Teen sex conference draws protest

Around 80 protesters gathered in Seaside April 7 to voice their opposition to the Adolescent Sexuality Conference.

“We’re satisfied with the turnout,” said Jim Welsh, a retired Manzanita grocery store owner who helped organize the protest.

Welsh and the protesters were relatively quiet: Some chatted with each other, others prayed quietly to themselves and many stayed silent.

“There’s no yelling or screaming,” he said. “We let our signs do the work.”

The protesters gathered at 8 a.m. to protest the conference, which was held April 7 and 8 at the Seaside Civic and Convention Center.

Between 250 and 300 attendees  — approximately 25 percent of whom were high school or college students — attended the conference, according to Brad Victor. He is a recently retired sex education specialist with the Oregon Department of Education, which is affiliated with the event.

Nikki Manasco and Marisa Housen, high school students from Pleasant Hill, were two of the students attending the conference. They staged their own mini-protest, making a point to hold hands as they walked down the sidewalk in front of those gathered.

Housen said that one of the protesters told the pair, “Christ can save you,” as they walked by, which made Housen visibly upset.

Manasco said that she and Housen are both active in their school’s Gay-Straight Alliance, and Manasco hoped that the information they learned at the conference could give them ideas for their student group.

“We came so we could spread knowledge,” Manasco said.

Many of the protestors’ signs argued against precisely this “students teaching students” aspect of the conference, advocating instead for parents to inform their own children about the birds and the bees.

Monica Moulin, a mother from Astoria, was one of the protesters who felt that the sexuality conference covered information that was inappropriate for teens.

“It’s good for adult people, who can make decisions,” Moulin said, “(but) it’s killing the innocence of kids.”

The protesters objected specifically to a few handouts that had been distributed in years past: one that touted phone sex as a “fluid-free” alternative to sexual intercourse and another that depicted cartoon contraceptive devices like IUDs and the Nuva Ring in a series of Valentines that organizers thought encouraged sexual promiscuity.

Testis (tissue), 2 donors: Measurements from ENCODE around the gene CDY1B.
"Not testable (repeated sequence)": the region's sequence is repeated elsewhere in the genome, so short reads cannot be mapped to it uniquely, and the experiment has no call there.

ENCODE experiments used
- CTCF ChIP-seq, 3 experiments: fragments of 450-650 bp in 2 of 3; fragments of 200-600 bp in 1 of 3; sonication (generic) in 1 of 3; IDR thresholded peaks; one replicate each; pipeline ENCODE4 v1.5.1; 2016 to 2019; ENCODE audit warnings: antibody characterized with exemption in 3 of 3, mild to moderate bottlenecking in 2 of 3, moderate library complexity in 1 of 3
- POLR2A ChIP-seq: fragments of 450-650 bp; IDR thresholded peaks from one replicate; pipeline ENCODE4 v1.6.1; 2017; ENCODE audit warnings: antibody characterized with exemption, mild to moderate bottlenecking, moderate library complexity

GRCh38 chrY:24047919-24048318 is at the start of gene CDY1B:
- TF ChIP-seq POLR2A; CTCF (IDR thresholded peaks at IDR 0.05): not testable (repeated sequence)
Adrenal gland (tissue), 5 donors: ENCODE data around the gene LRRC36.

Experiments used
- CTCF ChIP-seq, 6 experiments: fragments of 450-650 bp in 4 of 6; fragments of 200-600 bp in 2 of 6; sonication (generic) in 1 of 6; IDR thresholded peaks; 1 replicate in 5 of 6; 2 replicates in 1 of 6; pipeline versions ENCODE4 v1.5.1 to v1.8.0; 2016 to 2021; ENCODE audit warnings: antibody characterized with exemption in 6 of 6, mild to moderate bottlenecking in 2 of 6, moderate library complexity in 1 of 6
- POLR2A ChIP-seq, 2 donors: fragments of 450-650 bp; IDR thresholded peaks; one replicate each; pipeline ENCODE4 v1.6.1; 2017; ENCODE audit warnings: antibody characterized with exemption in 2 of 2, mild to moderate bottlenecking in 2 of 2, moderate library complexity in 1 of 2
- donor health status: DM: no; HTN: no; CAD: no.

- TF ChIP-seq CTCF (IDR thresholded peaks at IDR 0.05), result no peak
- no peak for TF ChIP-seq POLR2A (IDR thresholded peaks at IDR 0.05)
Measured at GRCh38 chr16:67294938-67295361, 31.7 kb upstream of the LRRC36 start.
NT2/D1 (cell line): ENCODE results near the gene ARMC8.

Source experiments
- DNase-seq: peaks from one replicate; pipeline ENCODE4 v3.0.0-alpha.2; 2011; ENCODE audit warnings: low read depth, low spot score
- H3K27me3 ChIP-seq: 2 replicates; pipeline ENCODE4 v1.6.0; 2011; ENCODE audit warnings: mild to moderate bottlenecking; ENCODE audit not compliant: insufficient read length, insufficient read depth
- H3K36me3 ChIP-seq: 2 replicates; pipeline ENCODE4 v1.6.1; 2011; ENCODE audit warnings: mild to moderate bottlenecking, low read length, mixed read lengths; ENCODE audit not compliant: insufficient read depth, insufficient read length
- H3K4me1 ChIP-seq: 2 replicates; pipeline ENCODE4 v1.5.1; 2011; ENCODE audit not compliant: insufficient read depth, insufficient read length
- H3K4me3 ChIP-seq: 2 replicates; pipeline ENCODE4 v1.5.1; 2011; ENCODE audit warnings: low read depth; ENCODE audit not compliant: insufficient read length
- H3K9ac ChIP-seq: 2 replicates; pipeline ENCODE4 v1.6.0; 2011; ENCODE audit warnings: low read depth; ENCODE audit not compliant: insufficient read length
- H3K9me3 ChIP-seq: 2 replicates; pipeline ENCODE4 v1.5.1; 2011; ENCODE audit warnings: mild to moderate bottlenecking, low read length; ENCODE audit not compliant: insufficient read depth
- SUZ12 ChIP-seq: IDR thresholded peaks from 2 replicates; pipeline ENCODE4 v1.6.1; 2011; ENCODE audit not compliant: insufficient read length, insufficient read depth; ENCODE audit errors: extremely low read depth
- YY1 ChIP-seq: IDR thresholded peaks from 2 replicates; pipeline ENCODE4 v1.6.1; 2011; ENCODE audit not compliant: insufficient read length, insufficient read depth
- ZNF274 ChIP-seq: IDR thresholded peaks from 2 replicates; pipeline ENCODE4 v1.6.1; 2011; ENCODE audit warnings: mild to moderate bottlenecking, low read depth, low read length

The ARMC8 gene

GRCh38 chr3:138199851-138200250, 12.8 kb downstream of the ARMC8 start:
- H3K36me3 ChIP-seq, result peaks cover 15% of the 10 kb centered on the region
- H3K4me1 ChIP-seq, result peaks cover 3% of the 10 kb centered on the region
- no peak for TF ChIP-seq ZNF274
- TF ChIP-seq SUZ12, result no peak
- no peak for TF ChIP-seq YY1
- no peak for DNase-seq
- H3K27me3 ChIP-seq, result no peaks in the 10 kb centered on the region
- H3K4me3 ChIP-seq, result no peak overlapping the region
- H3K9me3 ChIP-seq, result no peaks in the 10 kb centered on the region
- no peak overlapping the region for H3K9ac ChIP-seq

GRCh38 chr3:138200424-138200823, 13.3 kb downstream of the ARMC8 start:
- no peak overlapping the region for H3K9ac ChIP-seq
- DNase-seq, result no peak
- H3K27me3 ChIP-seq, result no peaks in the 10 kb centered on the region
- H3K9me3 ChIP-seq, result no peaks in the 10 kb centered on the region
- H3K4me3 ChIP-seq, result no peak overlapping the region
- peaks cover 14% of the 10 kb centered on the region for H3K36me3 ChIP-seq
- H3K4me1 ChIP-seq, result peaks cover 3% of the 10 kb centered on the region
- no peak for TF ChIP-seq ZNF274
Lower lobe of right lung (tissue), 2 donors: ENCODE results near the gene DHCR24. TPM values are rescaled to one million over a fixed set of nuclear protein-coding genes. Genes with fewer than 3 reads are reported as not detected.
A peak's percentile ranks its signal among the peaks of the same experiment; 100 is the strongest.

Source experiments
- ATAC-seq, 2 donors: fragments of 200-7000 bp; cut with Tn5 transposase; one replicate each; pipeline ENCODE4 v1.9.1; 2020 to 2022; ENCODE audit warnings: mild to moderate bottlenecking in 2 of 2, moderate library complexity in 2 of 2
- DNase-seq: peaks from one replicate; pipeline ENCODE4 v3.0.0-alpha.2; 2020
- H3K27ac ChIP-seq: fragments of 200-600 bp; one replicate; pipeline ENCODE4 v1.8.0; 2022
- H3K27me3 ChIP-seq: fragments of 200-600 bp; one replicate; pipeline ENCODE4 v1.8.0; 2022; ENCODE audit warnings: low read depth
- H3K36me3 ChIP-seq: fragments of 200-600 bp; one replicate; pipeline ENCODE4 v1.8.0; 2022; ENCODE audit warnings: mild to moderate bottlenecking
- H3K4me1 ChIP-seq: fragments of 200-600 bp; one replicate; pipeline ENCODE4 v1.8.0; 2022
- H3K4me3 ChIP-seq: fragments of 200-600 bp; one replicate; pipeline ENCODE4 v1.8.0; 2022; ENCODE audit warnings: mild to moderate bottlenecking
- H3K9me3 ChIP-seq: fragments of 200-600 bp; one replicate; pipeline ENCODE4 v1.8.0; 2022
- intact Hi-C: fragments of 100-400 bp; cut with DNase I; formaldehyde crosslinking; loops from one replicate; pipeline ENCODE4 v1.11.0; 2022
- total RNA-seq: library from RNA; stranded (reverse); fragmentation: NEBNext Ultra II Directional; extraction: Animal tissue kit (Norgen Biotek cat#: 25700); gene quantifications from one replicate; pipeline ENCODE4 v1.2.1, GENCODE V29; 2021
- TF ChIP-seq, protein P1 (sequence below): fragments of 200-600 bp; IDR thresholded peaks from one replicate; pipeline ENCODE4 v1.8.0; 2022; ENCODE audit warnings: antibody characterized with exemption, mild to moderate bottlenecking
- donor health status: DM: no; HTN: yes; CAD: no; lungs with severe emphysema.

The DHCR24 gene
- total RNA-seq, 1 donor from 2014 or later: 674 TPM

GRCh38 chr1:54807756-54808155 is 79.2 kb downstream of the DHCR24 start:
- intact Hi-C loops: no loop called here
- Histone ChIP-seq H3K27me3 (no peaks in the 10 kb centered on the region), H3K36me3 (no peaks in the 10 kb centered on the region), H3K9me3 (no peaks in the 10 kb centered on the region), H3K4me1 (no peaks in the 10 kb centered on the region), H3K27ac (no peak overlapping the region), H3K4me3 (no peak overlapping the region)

Department of Education

Many of the signs also centered on the state of Oregon’s involvement with the event, which is sponsored or supported by the state Department of Education, the Oregon Health Authority, the Department of Human Services and the Oregon Attorney General’s Sexual Assault Task Force.

Forrest Conyers, of Gresham, first heard about the protest from a flier he received at a Right-to-Life rally in Portland.

Conyers said he believes that events like the sexuality conference are a sign of the degradation of teens’ values.

“I’m so concerned about the values of the next generation,” Conyers said. “I just want to send a signal and raise a red flag to the youth coming today.”

Brandy Plummer, a mother and educator from Creswell, was one parent who embraced the opportunity to educate herself and her child: Plummer brought her son, Achen, a high school freshman, to the event.

Plummer believes that an open, frank discussion about sexuality can only help, especially with acceptance of LGBTQ youth.

“My oldest daughter is actually gay, and I think the more open people are, the less issue there is,” Plummer said.

By speaking openly about sex and sexuality with her children, Plummer believes she can help them avoid the mountains of misinformation about sex that teens can stumble upon.

“I’d rather have them learn it from me rather than somebody else,” she said. “For me, I think it’s better to be open than to have those gray areas.”

The protesters brought a few interested onlookers outside the convention center. Some of them, like Elise Krumholz, of Denver, snapped photographs of the protesters and their signs.

Krumholz, who was visiting Seaside with friends who are sexual health educators in town for the conference, works with “high-risk” youth and believes that events like the Adolescent Sexuality Conference are vital to that demographic, in particular.

“They don’t have all those supports,” Krumholz said, “(and) part of that is they don’t have sexual health info.”

Krumholz feels that frank discussions of sex and sexuality help teenagers when they’re put in fraught sexual situations.

“It’s about being able to make difficult decisions under pressure,” she said.

The Daily Astorian, 4.8.14. Link: http://goo.gl/QqVj52



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